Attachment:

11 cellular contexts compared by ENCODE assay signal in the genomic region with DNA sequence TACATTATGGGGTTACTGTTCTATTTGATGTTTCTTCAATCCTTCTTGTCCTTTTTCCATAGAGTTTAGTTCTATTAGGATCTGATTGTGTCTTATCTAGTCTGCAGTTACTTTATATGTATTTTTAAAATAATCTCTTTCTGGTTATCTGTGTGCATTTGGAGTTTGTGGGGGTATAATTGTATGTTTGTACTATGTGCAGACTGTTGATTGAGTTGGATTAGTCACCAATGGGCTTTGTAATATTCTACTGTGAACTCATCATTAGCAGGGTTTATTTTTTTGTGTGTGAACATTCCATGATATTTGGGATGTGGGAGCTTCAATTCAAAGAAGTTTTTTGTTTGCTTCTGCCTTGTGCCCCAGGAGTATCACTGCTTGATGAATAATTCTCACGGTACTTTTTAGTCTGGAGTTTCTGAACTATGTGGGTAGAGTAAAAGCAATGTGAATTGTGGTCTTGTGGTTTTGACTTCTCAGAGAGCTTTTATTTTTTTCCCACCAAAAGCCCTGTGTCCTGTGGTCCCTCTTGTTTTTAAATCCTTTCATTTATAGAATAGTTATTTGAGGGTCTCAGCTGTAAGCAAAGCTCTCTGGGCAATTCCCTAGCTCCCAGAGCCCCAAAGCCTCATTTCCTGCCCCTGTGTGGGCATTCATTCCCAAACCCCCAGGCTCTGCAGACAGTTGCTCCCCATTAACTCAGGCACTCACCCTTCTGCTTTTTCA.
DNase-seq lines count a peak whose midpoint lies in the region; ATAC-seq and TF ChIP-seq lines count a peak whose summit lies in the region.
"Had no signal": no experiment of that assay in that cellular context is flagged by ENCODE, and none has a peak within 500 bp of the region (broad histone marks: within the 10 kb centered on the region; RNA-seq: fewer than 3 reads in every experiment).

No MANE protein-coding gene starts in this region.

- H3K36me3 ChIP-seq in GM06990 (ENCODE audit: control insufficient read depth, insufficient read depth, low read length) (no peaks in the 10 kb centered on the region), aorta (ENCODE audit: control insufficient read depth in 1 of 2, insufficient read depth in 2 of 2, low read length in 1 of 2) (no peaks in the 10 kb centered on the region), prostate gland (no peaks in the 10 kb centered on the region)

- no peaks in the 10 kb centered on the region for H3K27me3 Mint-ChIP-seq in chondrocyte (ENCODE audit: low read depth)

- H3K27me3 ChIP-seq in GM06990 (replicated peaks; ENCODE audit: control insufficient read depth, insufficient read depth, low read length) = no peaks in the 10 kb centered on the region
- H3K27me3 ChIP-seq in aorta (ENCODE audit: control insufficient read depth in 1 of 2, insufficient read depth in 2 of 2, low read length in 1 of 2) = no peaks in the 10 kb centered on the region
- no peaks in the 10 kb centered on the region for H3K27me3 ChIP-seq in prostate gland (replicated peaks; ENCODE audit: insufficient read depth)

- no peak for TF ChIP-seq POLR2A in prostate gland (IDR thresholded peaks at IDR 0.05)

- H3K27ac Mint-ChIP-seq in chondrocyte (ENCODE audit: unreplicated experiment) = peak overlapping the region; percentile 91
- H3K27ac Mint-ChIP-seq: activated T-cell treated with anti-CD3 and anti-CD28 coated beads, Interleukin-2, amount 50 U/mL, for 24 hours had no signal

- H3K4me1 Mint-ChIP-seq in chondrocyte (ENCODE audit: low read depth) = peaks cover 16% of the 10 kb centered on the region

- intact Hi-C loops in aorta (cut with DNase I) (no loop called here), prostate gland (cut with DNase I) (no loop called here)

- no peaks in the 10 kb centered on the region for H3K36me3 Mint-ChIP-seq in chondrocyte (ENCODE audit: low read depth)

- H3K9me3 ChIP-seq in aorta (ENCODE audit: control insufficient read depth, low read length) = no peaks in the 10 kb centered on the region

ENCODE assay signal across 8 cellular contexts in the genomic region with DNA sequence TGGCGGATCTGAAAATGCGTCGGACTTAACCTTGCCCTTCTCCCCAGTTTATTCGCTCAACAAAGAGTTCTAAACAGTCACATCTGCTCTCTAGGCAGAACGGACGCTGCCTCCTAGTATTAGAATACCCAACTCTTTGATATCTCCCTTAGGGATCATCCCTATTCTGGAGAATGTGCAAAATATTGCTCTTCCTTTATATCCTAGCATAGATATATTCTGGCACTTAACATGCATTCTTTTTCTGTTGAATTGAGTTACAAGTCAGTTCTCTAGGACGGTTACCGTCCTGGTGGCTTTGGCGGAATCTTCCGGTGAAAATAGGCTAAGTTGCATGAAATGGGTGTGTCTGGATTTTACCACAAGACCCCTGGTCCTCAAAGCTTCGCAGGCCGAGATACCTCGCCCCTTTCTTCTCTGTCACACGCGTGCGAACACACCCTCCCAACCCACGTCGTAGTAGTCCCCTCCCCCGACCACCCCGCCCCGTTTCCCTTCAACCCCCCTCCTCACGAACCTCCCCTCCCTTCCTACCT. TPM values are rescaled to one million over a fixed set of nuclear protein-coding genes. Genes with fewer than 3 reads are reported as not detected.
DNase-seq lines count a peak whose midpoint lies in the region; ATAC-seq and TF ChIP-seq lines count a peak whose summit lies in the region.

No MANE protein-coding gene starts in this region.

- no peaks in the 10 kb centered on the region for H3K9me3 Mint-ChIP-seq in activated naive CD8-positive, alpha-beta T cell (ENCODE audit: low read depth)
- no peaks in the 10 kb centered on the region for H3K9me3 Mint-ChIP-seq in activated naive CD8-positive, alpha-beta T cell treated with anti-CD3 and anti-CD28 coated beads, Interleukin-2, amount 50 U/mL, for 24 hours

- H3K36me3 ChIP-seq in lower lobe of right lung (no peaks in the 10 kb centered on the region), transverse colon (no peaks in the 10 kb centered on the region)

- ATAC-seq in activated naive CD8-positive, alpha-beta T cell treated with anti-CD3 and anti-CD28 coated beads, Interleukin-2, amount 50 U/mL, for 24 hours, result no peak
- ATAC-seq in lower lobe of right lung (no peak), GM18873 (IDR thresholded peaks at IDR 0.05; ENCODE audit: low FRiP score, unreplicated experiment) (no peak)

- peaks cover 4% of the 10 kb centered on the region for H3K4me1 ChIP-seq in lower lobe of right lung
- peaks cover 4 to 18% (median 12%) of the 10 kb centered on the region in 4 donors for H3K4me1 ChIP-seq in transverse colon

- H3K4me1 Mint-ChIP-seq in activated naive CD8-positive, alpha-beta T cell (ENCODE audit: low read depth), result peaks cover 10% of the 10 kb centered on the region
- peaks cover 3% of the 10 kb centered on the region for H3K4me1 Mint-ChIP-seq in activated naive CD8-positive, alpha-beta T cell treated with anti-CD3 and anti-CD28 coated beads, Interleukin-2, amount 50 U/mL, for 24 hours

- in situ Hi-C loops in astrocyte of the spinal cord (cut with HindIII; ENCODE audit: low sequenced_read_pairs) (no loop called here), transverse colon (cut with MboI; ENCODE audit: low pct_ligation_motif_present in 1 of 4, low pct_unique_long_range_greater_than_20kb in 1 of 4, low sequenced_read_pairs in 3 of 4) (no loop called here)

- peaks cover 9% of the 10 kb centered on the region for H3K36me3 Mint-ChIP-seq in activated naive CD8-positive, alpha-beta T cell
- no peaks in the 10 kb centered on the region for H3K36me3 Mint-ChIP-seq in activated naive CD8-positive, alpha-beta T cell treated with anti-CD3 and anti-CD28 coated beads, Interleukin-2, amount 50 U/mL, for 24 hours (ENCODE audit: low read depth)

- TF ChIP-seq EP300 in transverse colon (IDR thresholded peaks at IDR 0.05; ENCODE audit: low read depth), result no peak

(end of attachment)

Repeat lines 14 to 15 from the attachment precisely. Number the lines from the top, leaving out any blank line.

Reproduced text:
- intact Hi-C loops in aorta (cut with DNase I) (no loop called here), prostate gland (cut with DNase I) (no loop called here)

- no peaks in the 10 kb centered on the region for H3K36me3 Mint-ChIP-seq in chondrocyte (ENCODE audit: low read depth)